Somewhere along the way, there develops within the soul a yearning that can no longer be ignored; a craving for the great Love affair. We feel it drawing ever closer. It is the greatest of them all. It cannot fail. It is all-consuming. It is incomparable. It is the love affair with our own true nature and the source from which it comes. The desire is in all of us but, more often than not, it is ignored for other interests. We wrestle with each interest, trying to make it work, growing with each adventure until the light has grown bright enough for us to reach for it.
Charismatics and Pentecostals generally place their hands on the person’s shoulders. If we add to that the Eastern knowledge of chakras, it becomes a small step for the healer to place the hands directly on the body’s various energy centres, as in Reiki. It goes without saying that the healer must have the capacity to heal or, more precisely, the capacity to let the healing channel flow through them. Otherwise, to the client, it can feel like an invasion of personal boundaries or like nothing.
Before being a full-time author, I had a private practice as a spiritual healer and counsellor, for about ten years, in which I practised, among other things, hands-on healing. Healing is partly a selfish career, as the path must always be. I wanted to learn how to be completely healthy and happy myself. Of course, I also wanted to share what I hopefully found with a world which seemed deeply in need of it. Healer and author, John Hargreaves, who was a spiritual teacher of mine, at that stage, was particularly supportive of me starting a practice as a healer. He said,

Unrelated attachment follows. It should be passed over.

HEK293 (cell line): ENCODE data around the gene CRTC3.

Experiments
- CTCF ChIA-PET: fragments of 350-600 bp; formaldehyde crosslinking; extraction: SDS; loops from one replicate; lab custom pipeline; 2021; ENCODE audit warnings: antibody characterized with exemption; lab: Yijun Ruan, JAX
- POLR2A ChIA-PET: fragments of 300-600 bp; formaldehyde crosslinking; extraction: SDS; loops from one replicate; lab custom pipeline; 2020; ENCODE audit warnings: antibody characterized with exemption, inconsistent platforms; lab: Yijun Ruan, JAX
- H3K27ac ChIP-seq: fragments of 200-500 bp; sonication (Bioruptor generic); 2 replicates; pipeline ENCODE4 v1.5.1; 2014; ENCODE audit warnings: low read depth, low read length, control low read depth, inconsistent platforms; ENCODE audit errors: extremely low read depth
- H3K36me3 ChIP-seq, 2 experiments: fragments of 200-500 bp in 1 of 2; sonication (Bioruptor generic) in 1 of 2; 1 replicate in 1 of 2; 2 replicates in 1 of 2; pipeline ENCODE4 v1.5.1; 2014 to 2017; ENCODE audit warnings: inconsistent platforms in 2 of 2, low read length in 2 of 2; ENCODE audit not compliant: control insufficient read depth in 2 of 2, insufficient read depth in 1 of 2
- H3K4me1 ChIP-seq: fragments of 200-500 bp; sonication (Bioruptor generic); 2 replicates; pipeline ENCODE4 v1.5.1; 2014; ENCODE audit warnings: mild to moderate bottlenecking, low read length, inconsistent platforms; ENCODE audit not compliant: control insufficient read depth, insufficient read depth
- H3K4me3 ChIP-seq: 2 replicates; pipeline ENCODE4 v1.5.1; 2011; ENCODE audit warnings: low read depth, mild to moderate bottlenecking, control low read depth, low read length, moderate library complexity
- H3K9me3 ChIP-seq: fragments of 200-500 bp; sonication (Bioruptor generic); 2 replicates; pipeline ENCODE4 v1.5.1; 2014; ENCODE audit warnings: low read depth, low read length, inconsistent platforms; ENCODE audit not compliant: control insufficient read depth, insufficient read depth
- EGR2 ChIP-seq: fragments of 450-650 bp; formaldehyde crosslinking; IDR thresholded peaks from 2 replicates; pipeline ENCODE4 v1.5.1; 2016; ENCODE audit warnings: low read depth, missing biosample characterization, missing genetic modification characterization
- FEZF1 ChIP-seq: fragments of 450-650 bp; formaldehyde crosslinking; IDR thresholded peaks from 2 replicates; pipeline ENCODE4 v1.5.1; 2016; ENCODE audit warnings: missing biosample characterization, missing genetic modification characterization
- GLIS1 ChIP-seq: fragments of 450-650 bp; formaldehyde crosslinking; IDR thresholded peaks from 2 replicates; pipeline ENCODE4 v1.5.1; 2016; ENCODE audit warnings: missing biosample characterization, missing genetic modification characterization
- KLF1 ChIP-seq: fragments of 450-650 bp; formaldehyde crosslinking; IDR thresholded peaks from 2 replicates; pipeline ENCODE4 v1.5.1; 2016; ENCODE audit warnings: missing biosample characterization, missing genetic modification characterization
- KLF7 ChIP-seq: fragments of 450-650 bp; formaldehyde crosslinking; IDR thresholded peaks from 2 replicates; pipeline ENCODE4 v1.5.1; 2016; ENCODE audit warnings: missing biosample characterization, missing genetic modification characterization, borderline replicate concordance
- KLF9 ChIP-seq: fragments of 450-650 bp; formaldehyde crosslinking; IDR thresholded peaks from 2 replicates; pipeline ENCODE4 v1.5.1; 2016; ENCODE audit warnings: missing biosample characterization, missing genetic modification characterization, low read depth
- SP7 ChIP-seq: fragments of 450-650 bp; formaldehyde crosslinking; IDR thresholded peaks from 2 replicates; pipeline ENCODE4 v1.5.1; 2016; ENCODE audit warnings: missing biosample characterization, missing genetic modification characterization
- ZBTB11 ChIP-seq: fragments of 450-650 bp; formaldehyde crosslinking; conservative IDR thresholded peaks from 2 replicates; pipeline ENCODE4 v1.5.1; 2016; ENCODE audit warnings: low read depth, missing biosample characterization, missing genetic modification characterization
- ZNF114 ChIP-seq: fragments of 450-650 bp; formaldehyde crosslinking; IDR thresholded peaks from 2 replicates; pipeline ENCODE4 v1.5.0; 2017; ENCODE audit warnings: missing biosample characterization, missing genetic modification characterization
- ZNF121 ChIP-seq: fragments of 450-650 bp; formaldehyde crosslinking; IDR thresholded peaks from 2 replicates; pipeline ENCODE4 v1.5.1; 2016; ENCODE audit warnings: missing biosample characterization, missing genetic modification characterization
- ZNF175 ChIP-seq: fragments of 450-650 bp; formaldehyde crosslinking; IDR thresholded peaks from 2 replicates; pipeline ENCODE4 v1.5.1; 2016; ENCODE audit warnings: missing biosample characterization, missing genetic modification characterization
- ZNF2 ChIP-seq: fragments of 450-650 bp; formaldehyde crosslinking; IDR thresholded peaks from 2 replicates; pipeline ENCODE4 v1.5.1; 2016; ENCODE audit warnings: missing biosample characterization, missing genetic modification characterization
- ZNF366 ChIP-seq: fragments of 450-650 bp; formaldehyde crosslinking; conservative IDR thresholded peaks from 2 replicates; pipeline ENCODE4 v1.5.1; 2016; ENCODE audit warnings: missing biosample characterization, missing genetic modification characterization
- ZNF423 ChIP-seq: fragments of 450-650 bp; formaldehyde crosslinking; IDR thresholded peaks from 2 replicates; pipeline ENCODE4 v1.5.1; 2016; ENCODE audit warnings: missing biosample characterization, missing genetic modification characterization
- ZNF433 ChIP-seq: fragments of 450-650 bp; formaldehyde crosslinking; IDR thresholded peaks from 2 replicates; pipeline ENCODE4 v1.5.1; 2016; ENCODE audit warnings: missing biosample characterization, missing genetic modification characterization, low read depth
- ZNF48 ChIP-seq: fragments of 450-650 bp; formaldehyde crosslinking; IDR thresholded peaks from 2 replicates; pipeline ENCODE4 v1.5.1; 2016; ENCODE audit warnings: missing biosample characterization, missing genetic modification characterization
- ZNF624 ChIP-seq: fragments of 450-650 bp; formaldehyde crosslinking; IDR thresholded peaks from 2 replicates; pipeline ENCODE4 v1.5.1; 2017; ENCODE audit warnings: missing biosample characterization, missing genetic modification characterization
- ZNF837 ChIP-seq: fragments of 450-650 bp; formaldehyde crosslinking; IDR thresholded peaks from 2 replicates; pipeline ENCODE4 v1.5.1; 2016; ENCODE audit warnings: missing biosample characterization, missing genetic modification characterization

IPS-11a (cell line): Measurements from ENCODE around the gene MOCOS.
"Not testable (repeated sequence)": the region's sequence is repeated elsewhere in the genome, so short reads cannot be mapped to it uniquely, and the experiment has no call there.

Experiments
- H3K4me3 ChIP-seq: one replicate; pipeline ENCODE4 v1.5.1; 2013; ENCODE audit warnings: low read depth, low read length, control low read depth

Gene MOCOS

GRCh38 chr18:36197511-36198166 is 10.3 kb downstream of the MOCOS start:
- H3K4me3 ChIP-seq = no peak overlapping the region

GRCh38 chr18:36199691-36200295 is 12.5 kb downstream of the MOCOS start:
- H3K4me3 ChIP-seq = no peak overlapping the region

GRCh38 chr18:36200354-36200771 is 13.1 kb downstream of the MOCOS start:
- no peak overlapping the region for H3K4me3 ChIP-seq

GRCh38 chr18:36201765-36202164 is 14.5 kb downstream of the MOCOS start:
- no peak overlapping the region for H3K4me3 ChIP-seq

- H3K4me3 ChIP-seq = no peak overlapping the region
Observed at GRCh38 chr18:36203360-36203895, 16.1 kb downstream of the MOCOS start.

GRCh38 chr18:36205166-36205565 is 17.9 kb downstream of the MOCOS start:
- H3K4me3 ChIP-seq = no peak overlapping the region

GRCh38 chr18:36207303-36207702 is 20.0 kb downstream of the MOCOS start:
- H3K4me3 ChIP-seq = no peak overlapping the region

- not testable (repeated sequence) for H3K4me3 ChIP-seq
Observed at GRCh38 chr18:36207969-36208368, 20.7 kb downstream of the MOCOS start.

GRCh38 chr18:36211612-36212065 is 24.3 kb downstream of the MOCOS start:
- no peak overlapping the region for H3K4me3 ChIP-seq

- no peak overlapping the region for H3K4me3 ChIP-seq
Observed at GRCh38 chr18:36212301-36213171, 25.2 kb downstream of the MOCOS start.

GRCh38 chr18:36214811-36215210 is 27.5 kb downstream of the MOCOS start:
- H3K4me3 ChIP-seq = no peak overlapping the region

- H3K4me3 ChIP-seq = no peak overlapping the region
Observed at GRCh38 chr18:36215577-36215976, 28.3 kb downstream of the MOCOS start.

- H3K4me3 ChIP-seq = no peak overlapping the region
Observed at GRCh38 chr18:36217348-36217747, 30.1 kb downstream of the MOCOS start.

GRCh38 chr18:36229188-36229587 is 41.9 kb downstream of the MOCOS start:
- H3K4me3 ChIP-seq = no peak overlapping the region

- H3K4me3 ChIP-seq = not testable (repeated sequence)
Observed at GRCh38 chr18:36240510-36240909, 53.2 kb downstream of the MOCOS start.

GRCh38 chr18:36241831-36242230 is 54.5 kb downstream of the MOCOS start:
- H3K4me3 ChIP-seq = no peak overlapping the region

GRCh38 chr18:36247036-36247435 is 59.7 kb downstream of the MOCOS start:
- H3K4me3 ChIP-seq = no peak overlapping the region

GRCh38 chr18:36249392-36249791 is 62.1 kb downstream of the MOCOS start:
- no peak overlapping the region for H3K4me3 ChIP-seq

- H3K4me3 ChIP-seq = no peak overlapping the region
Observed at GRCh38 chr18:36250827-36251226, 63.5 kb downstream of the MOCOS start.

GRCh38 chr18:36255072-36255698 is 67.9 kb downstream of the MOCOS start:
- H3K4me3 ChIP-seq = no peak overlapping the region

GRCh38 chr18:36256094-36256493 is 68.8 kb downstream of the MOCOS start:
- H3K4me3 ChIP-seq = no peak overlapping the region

Writing is a long-term career. It takes a lot of time, money, perseverance, learning, and soul. Making a mark as a writer and having an influence in the world is a process which generally accelerates slowly.
Trust your instincts.
Go with the flow.
Do your best.
If you know that the spiritual voice is in you, and you would like greater access to it as a writer, then Writing: A Spiritual Voice can help you to develop your capacity to hear and heed that voice.
Amira took every opportunity that crisp, glorious day to be outside. She walked down to the beach and returned via the shops and up the hill taking the longer route past Verloren’s holiday house. There was a For Sale sign in the front garden. She stopped to look at it and wondered why Verloren would be selling.
In the five years since Farkas sold this house to Verloren, thought Amira, he has lived at Charlie’s property in the back hills and in Ide’s bungalow, bought a house, started a relationship, had a baby, ended a relationship, and, hopefully, is now resurrecting that same relationship.
Amira hadn’t had the nightmare since she was twenty which was six years ago. Back then, she was known as Maria. It hadn’t even crossed her mind in the two years she had been living in Eraldus, in the city. Now that she was travelling each weekend back to Waldmeer, the nightmare was occasionally returning. It was strange because nothing could be more charming than Waldmeer; going to sleep and hearing the distant sea, waking to the forest birds, walking to the rhythm of the breaking waves. Some years ago, she had come face to face with the nightmare malevolence when she went to see her teacher, Erdo, in the forest. That occasion marked the first time Amira spoke to Maria. It was the beginning of many years of instruction from Amira to Maria. These days, Maria was back in the Homeland and Amira had sole charge of the body they had both inhabited. Some years were lost in the transition and Amira was now in her late thirties. Like all the secret ones who claim their spiritual inheritance, she seemed somewhat ageless.
Lenny was a fisherman from Waldmeer. Several generations of his family had lived in the little coastal village. One of his past relatives was a logger in the forest like many men, at that time. He had emigrated from Germany. The logging settlement was the spectacular meeting point of forest and stunning coastline. It was he who first referred to the early town as Waldmeer. It means forest-sea in German. The name stuck and the locals called it that ever since.